Steelhead trout have much resemblance to the rainbow trout. For instance, steel trout squarish tails with black spots and a typical trout shape with the signature adipose fins. Like rainbow trout, they feed on meat from their prey.
The only difference is that steelheads are silverier with a broad pink or red stripe on the sides. Steal heads are also more giant, growing between 2 and 10 times bigger.
Brook trout have olive backs with warm-like markings, and white trimmed fins, and fiery spotted flanks. They are one of the most colorful and beautiful freshwater fish. They love to feed on readily available food, small fish, minnows, and insects.
Brook trout live in clear, cold mountains, streams, and lakes, preferring water temperatures between 57 and 61 degrees. An average adult brook measures between 10 and 12 inches long and weighs around 40 to 6 pounds. They are slow-growing with lives for up to 8 years.
Yellow perch is native Lake Michigan panfish that forms a perfect table fare. The best thing is that you can always catch them with the most straightforward fishing techniques as they feed on baitfish like shiners and alewives. They may also eat invertebrates like midge larvae and water fleas.
The perch spawns from April to June and may be concentrated or scattered, depending on environmental conditions. During winter, they form schools around harbors and warm water areas like boat slips. You are likely to find pre-spawn perches about 50 to 80 feet deep into the water in springs.
They move into shallower water around 20 to 50 feet deep in summer and begin to scatter as we welcome fall.
Locating a yellow perch can be an arduous task, but they will provide some fast action once you find them. Perch typically hung deep down the lake, although the mat is available a few feet from the surface.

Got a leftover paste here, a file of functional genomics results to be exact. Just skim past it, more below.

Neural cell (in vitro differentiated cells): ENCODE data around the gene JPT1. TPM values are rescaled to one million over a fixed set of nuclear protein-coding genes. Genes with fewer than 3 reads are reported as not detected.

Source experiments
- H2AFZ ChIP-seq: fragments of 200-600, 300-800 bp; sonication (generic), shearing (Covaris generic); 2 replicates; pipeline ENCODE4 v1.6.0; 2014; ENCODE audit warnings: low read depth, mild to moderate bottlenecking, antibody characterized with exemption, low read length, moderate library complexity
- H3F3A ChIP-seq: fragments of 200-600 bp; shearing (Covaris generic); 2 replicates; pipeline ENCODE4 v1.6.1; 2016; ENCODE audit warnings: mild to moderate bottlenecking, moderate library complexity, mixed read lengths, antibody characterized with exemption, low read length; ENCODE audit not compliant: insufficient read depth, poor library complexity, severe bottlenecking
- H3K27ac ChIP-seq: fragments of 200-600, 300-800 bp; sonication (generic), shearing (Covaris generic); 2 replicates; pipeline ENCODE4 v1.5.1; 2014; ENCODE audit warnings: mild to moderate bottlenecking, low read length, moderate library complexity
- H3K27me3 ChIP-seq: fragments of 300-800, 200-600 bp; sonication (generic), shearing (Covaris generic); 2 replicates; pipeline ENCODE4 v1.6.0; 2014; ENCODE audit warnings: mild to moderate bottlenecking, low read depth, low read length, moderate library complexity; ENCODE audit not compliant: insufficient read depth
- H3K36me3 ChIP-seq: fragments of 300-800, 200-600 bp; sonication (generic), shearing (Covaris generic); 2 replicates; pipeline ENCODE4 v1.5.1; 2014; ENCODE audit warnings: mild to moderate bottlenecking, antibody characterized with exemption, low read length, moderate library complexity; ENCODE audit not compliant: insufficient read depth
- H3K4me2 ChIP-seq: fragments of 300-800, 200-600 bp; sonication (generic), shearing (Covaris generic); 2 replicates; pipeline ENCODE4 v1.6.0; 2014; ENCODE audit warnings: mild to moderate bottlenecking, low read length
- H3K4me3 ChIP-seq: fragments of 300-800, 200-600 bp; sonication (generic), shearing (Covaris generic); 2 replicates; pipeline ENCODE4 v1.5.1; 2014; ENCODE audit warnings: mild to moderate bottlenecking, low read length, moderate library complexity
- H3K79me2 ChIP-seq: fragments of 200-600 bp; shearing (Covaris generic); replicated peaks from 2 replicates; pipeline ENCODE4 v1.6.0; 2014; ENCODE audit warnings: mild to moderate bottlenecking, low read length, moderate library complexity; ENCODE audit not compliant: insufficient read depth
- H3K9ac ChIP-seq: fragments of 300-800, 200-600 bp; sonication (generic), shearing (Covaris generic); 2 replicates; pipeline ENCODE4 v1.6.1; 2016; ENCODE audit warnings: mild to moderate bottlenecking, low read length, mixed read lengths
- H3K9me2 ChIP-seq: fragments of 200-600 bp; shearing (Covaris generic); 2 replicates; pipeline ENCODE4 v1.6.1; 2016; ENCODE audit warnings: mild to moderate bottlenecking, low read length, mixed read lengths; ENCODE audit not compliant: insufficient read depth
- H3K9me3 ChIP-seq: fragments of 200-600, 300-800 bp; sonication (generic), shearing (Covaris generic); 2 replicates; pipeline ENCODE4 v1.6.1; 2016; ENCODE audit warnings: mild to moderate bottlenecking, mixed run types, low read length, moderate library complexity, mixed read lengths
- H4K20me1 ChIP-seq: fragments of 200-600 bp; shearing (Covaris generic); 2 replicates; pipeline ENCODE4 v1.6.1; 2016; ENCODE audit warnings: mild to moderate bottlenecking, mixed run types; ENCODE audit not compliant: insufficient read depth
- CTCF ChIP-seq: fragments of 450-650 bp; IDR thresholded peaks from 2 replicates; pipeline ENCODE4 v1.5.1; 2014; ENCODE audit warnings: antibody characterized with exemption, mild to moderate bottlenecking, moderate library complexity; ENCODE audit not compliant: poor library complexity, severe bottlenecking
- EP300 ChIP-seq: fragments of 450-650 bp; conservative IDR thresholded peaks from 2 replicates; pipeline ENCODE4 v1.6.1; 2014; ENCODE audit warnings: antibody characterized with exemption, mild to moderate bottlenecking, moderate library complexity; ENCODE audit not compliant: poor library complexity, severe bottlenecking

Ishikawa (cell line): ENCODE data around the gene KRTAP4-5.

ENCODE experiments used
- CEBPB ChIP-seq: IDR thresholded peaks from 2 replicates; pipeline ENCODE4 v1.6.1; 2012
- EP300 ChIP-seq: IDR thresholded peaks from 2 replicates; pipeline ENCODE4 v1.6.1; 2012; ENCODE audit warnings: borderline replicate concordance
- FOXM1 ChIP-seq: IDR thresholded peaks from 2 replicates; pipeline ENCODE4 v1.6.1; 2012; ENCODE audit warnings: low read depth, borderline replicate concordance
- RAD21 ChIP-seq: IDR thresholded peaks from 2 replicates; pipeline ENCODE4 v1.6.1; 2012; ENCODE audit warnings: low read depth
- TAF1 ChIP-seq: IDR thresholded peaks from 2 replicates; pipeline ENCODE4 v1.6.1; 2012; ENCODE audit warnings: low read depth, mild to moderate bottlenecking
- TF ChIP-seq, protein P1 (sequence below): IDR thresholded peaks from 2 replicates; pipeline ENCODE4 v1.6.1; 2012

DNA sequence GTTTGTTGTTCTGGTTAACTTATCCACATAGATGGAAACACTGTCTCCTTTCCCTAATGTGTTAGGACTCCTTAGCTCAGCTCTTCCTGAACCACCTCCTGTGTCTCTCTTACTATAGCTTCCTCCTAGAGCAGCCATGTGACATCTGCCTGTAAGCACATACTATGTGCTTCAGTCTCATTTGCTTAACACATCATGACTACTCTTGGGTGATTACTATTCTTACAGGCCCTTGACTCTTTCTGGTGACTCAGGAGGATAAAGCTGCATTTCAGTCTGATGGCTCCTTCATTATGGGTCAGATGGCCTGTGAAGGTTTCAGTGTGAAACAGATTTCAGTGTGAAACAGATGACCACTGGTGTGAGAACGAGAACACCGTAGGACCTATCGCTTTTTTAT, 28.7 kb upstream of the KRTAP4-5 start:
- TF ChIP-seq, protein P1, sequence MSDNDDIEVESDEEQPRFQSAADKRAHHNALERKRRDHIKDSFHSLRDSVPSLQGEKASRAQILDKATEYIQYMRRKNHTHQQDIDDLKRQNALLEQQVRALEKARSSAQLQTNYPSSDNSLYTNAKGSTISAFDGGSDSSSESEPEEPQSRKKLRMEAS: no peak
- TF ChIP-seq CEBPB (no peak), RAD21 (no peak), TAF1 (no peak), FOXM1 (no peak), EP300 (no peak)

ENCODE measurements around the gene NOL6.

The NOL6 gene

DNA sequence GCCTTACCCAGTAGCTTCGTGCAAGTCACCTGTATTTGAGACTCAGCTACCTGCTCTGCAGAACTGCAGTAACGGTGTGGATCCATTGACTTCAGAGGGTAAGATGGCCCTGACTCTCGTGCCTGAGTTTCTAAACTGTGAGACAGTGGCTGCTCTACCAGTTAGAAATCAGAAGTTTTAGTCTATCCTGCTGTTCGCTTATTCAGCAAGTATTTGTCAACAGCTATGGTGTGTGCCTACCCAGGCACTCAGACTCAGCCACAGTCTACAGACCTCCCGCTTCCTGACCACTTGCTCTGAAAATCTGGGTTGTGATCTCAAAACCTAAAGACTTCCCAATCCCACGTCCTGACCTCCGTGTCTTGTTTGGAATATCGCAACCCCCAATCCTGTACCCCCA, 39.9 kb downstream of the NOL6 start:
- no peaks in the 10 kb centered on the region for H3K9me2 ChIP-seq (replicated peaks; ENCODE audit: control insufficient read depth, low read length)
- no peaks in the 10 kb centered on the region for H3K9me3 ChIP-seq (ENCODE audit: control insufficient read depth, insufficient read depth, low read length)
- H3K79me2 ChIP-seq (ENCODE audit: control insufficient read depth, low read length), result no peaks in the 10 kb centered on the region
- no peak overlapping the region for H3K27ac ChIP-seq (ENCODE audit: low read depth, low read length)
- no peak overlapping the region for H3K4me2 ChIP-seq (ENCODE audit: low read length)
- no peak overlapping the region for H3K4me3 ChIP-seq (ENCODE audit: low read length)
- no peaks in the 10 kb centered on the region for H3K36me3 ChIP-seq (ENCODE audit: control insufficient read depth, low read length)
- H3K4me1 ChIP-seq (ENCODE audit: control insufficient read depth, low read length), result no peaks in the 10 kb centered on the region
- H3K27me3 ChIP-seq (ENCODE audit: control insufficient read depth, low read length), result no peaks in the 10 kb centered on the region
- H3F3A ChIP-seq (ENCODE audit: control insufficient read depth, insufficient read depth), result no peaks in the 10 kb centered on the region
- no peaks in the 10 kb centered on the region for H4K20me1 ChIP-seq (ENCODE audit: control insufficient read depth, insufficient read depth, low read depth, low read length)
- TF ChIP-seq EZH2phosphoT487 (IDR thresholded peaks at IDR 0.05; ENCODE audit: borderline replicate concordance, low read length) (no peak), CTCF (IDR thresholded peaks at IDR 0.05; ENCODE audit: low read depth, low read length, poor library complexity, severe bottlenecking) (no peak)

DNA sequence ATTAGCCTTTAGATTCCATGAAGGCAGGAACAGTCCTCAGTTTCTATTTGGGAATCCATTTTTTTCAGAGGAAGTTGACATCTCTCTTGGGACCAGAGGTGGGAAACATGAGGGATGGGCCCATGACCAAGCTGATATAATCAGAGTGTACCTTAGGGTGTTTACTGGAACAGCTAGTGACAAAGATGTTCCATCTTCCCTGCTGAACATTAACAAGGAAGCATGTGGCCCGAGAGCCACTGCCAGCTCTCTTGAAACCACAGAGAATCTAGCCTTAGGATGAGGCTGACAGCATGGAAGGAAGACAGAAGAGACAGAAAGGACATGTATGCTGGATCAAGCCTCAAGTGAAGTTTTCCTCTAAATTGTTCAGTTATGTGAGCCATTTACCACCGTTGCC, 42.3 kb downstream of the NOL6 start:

Most anglers in Lake Michigan systematically wander around as they make schools with their depth finders; with good electronics, you have high chances of finding a school.
Lake Michigan is also famous for bass fishing, especially along the shorelines. Small species weighing between 2 and 14 pounds are a more straightforward catch, with 5 pounds being the most common.
Smallmouth bass begins to appear in spring and stay the entire summer. They especially love the southern coast of the lake because of the rocks and structures.
Lake Michigan is also home to the walleye species. Port Indiana has warm water that attracts large schools of this species in the fall, winter, and spring.
Walleye start to spawn in spring and migrate to feeder streams. However, some do not make it that far and choose to seek shelter in weeds, shoals, and bars. In the summer, females migrate into deep waters during the day, but males stay in the spawning areas in shallow waters. Walleyes are less active during the autumn and spring.
To get the best walleye catch, make your first cast early in the morning or late in the evening. When angry, walleyes will feed on anything edible.
Adults feed on other fish species like the yellow perch, but they will eat several different fish species. They also eat minnows, snails, crayfish, frogs, small mammals, and mudpuppies. Juvenile walleye feed on invertebrates and small.
A typical adult walleye measures 22.3 inches and may go up to 42 inches long.
Can You Fish from Shore in Lake Michigan?
Shore fishing is a popular art in Lake Michigan, especially for salmon and trout. You can apply different tips and techniques depending on the fish you are targeting, environmental conditions, and the year’s time.
Summer fishing from the shores of Lake Michigan targets smallmouth bass, yellow perch, and other fish. Trout and salmon cruise on the shore in darkness, so you might target them at night.
Are Their License Requirements for Fishing in Lake Michigan?
There are a few rules that you must follow before you can cast your net or hook in Lake Michigan. First, you must have a fishing license if you are above 17 years. If you are a minor, you do not necessarily need a license but must follow all other rules and regulations. An adult assisting a minor may also not need a fishing license.
Michigan fishing licenses vary in duration; you may pay for the per day option or go for an annual subscription. It may cost between $10 to 76 dollar depending on the period you are subscribing for and the type of fish you want to target—an annual fishing license for all special costs $26.